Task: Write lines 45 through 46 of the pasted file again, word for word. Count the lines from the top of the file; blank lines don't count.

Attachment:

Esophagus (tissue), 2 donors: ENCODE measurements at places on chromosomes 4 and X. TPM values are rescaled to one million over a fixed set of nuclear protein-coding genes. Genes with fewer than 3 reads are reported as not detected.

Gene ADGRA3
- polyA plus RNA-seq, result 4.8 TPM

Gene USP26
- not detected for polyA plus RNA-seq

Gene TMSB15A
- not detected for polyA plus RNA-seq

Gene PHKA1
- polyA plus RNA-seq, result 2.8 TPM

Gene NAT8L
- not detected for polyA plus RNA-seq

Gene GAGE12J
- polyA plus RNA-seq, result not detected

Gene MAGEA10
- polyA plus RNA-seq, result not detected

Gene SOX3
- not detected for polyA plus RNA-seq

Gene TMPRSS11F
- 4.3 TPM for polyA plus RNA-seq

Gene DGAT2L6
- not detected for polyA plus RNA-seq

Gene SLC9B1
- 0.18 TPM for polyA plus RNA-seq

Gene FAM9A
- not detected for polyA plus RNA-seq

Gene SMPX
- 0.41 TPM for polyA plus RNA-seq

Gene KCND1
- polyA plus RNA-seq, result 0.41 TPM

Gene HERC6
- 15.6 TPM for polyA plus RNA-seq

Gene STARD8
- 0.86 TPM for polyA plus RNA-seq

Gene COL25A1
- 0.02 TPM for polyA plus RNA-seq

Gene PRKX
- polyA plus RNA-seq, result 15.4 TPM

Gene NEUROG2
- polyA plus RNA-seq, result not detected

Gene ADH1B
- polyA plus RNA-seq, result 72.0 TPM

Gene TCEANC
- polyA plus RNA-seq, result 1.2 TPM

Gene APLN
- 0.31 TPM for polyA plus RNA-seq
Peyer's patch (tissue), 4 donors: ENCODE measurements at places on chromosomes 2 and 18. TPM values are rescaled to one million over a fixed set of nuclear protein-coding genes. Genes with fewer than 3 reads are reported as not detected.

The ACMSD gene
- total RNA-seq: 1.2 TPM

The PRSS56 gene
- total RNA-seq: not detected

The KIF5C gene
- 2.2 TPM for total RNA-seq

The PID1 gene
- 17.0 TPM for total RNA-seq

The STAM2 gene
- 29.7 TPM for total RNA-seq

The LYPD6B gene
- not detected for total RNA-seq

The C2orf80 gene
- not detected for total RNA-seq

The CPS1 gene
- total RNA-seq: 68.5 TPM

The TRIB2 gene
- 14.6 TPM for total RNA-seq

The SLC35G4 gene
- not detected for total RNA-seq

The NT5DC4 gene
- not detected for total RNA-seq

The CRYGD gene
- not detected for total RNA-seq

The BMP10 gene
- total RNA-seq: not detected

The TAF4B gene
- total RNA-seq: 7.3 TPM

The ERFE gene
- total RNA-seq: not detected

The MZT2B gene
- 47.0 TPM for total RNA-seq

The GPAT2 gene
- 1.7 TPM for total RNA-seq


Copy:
- 0.31 TPM for polyA plus RNA-seq
Peyer's patch (tissue), 4 donors: ENCODE measurements at places on chromosomes 2 and 18. TPM values are rescaled to one million over a fixed set of nuclear protein-coding genes. Genes with fewer than 3 reads are reported as not detected.